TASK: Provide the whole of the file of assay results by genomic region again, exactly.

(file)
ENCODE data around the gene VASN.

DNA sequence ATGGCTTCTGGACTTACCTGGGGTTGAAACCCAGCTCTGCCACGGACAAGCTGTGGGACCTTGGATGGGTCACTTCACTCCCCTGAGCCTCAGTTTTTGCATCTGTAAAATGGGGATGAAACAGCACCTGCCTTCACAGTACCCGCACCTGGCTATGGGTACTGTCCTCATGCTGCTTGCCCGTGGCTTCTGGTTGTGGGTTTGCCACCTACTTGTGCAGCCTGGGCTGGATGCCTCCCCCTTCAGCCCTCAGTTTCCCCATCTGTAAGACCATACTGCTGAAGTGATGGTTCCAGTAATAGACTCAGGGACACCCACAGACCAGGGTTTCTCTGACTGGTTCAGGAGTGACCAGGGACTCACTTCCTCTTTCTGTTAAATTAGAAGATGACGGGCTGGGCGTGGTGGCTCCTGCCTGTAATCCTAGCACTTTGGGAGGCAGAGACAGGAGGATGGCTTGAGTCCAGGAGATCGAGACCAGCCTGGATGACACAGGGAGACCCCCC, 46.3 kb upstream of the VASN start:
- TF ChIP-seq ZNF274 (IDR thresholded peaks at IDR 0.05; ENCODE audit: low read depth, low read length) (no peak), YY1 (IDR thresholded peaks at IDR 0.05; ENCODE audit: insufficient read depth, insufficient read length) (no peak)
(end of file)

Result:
ENCODE data around the gene VASN.

DNA sequence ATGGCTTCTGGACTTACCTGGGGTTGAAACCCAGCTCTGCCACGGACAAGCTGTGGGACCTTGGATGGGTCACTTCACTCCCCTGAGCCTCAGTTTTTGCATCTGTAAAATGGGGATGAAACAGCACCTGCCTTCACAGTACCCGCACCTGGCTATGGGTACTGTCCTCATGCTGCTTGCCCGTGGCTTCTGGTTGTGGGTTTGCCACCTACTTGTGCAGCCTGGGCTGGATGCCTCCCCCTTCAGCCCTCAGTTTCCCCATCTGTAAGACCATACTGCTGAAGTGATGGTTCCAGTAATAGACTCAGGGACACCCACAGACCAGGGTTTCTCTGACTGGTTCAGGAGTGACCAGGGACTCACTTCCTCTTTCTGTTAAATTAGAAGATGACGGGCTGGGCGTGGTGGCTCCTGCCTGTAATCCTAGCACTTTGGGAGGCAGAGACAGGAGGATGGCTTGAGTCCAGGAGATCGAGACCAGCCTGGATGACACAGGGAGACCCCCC, 46.3 kb upstream of the VASN start:
- TF ChIP-seq ZNF274 (IDR thresholded peaks at IDR 0.05; ENCODE audit: low read depth, low read length) (no peak), YY1 (IDR thresholded peaks at IDR 0.05; ENCODE audit: insufficient read depth, insufficient read length) (no peak)